Negative Interest Rates on your Corporate Deposits – What options do you have?
03 June 2021
Irish Banks are charging companies up to 1.10% for holding certain cash deposits. This is because banks have been charged for their deposits with the European Central Bank since 2014 and are passing on the impact of this to corporate customers.
How long negative interest rates are imposed on corporates (and indeed individual depositors) will very much depend on the outlook for growth and inflation in Europe. Most economic commentators forecast that we are likely to experience a low growth environment in Europe for the foreseeable future, with the European Central Bank (ECB) likely to keep interest rates negative or close to zero as the recovery from Covid-19 remains fragile.
In this scenario, many corporates will suffer losses in the value of their deposits. Added to this is the risk to the real value of long-term corporate cash – the primary threat to which is inflation.
To counteract negative interest rates, corporates will have to consider moving some of their non-working capital cash that is currently deposited in Irish financial institutions, into assets such as equities, fixed interest, alternatives and property. These type of assets can form part of a well-managed multi-asset fund that targets an appropriate level of risk to achieve long-term returns, ensuring the purchasing power of surplus cash is not eroded. At Invesco, we have always believed in the benefits of long term investment principles such as diversification and avoiding speculation.
Investing into multi-asset funds should be considered for companies who are willing to leave their cash invested for a number of years, whilst retaining a certain portion of their cash on deposit for working capital and short-term liquidity purposes.
The impact of negative interest rates on Irish corporates has led many to invest surplus funds into life assurance investment bonds. These investments attract a favourable rate of 25% tax on gains and income (exit tax), with the benefit of full liquidity and access to a wide range of investment funds that provide excellent diversification.
We have set out below some of the benefits of a corporate investing through a life assurance investment bond. This includes an illustration of the tax treatment that applies, versus holding a direct investment such as a bank deposit.
Life Assurance Investment Bonds for Companies
Where a company invests directly in a deposit, stocks/shares or direct property, any income from the investment (non-trading income e.g. interest, dividends, rent) is taxed annually at a 25% rate of corporation tax. The standard 12.5% corporation tax rate applies to trading income.
If a company is a close company, income may be subject to the close company surcharge of an additional 20%, if undistributed within 18 months after the end of the accounting period in which it arose.
However, with a life assurance investment bond, all income and gains are accumulated gross. There is a deemed disposal exit tax charge applied to any gain accumulated on each 8th anniversary and deducted from any gain realised on withdrawal, death, maturity or assignment. Since January 2012, exit tax is at a rate of 25% where the bond owner is a company. The life company is responsible for the deduction of exit tax with the balance paid to the investor (company).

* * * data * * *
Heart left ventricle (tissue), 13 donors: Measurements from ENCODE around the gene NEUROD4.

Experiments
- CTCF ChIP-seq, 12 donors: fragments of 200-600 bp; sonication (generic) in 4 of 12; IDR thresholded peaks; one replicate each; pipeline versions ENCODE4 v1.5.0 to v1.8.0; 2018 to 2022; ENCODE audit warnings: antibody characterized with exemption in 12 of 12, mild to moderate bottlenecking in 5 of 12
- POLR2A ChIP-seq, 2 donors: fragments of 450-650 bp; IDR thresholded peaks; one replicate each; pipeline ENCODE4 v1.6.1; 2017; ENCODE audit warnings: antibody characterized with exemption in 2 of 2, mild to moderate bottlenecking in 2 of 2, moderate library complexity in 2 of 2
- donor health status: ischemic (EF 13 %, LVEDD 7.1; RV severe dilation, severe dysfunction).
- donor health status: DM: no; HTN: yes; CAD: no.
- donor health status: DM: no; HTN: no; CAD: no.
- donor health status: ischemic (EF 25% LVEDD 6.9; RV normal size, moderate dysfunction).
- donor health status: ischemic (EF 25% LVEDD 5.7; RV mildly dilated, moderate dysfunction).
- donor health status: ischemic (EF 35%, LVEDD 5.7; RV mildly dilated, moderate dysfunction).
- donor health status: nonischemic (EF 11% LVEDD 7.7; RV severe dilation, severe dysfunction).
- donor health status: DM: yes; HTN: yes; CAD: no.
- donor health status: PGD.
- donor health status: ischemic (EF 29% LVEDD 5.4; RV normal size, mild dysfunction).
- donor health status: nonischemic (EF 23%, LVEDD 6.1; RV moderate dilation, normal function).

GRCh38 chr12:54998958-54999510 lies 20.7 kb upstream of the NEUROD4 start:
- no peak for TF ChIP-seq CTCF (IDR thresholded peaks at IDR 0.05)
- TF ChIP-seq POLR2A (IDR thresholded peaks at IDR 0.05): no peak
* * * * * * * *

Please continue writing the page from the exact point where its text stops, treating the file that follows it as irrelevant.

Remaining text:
Investment by a company while holding a life assurance investment bond is exempt from the close company surcharge*. The gain paid out of the investment bond should be exempt from the close company surcharge as long as it is not treated as income in the company accounts*.
Life assurance investment bonds also offer a wide range of investment options which allow companies to diversify within one structure. Investing can be done on a regular (i.e. monthly) or lump sum basis, to suit your company’s needs.
The application process for investing in a life assurance investment bond is also very straightforward. The relatively recent acceptance of digital signatures by life assurance companies has taken the hassle factor out of the application process, and made this initial task much less cumbersome.
If you are concerned about the impact negative interest rates will have on your corporate cash and want to explore other options, please do not hesitate to contact one of our experienced investment advisers.
|Investing through a Life Assurance Bond||Direct Investment|
Comparison of a company investment through a life bond versus a direct bank deposit
|Life Bond Investment||Direct Bank Deposit|
|6 Year Gross Return||€31,540 (after charges)||€15,380|
|Tax||€7,885 (exit tax 25%)|| €3,845 (6 years corporation tax)
€3,076 (6 years close co surcharge)
|Net Return after 6 years||€23,655||€8,459|
|Net Return % after 6 years||9.45%||3.38%|
**net of charges
^ AER is the annual equivalent rate and shows what the interest would be if compounded and paid each year.
Both examples assume interest rates and tax rules remain unchanged over the period.
These figures are for illustrative purposes only and are not guaranteed.
Warning: These figures are estimates only. They are not a reliable guide to the future performance of this investment.
Most Irish resident companies are ‘close companies’. A close company is controlled by 5 or fewer participators or is controlled by any number of participators who are directors. The definition of a close company includes a company where, on distribution of its full income, more than 50% goes to five or fewer participators or participators who are directors. A participator is a person having an interest in the income or the capital of the company.
*Companies should consult with their own professional tax advisers to confirm if this applies to them.